Living Streets in Portsmouth will become reality

A new project to encourage green space and community interaction has been designed by students from the University of Portsmouth.

Residents will see the project ‘Living Streets’ appear as ‘parklet’ spaces in Albert Road and Highland Road in Southsea this Spring. Parklets are a small seating area or green space created as a public amenity alongside a pavement.

The project was a competition organised by the social enterprise FORM+FUNCTION for School of Architecture students to design a series of spaces with the aim to revitalise and green local streets, provide community spaces and support local businesses.

Sixteen proposals were submitted and students Jack Clark and Charlotte Hubbard as team ‘Circulus’ won first place, creating a design for outdoor seating areas and greenery outside business premises in both streets. They will work in collaboration with local partners and international architecture offices to develop their ideas, in consultation with the nearby businesses.

Circulus’ proposal puts in place an excellent set of functions that can stimulate local life and offer opportunities of interaction among the community. Their work is excellent and I wish them success as they embark on this journey to engage with a real-life project in a professional setting.

The judges gathered in the University’s Eldon Building to award the project and celebrate with all students who participated. Local Councillor George Fielding joined Portsmouth City Council’s landscape architect Antje Eisfelder and BIM lead architectural designer Olufemi David Olaiya. They were joined by professionals from architectural practices Liam Watford (HOP Architects), and Rishi Patel (IDL Architecture), and Annabel Innes from the social enterprise FORM+FUNCTION, together with staff from the School of Architecture.

Guido Robazza, who helped organise the competition is a senior lecturer in Architecture and coordinator of the Project Office, a practice-based research and educational environment that promotes civic engagement in urban and architectural practice.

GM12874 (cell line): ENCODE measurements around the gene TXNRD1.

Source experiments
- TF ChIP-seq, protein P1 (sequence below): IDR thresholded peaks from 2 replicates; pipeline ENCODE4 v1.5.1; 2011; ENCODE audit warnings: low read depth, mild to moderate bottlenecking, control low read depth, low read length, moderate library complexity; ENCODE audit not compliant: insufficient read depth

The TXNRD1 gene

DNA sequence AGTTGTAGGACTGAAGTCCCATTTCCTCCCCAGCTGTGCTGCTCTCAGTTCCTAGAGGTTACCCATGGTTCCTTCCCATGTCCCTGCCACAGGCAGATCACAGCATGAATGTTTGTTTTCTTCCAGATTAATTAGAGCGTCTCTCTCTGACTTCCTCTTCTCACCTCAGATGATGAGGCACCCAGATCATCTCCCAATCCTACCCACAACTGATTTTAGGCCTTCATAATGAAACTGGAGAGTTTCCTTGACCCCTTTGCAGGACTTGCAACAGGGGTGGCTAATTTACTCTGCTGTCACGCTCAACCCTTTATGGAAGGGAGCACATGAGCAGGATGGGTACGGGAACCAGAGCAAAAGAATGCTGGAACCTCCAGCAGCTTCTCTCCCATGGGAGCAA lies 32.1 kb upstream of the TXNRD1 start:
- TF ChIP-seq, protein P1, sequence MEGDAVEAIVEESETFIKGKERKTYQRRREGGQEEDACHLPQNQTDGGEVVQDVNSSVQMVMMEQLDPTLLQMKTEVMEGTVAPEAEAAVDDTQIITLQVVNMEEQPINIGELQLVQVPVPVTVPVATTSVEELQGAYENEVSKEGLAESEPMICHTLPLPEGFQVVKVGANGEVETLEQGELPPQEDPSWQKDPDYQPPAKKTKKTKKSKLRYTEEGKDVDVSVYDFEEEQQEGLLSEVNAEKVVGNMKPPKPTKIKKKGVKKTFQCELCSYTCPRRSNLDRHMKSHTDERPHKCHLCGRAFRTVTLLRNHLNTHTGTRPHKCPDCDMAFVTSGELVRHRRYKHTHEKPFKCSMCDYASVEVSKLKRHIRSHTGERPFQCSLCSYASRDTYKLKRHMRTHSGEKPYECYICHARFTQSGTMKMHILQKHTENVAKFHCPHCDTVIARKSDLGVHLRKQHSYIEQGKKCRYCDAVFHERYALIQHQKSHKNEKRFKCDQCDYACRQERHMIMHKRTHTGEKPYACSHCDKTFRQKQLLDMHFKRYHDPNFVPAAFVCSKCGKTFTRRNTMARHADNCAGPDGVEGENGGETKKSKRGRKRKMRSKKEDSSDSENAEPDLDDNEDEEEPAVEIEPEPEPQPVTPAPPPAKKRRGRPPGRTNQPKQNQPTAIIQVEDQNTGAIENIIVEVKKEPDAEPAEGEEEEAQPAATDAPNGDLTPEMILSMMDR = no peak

He said: “There was a range of incredibly high-quality proposals submitted by multidisciplinary teams of students on the Architecture course. Circulus’ proposal puts in place an excellent set of functions that can stimulate local life and offer opportunities of interaction among the community. Their work is excellent and I wish them success as they embark on this journey to engage with a real-life project in a professional setting.”

The parklet design of a living street in Southsea

The ‘parklet’ design by team Circulus.

Professor Oren Lieberman, Head of the School of Architecture, said: “The proposal is simple without being simplistic and has potential to integrate the community through its ‘indefinite’ configurations, which leave space and time for users’ participation in bringing it to life.”

Sean Clubb, Senior Associate at IDL Architecture, said: “The winning design is a strong approach to using a public park or ‘parklet’ as not just a space of greenery and seating, but spaces to encourage local interaction, learning, rest, play and work. This design takes on all aspects of the wider and more typical larger park concept and creates a narrative that is accessible, interesting and approachable for the public within the urban landscape.”

The project is a collaborative effort between several local partners in the city-making process, bringing them together in a common civic and environmental endeavour of improving the public spaces of Portsmouth.

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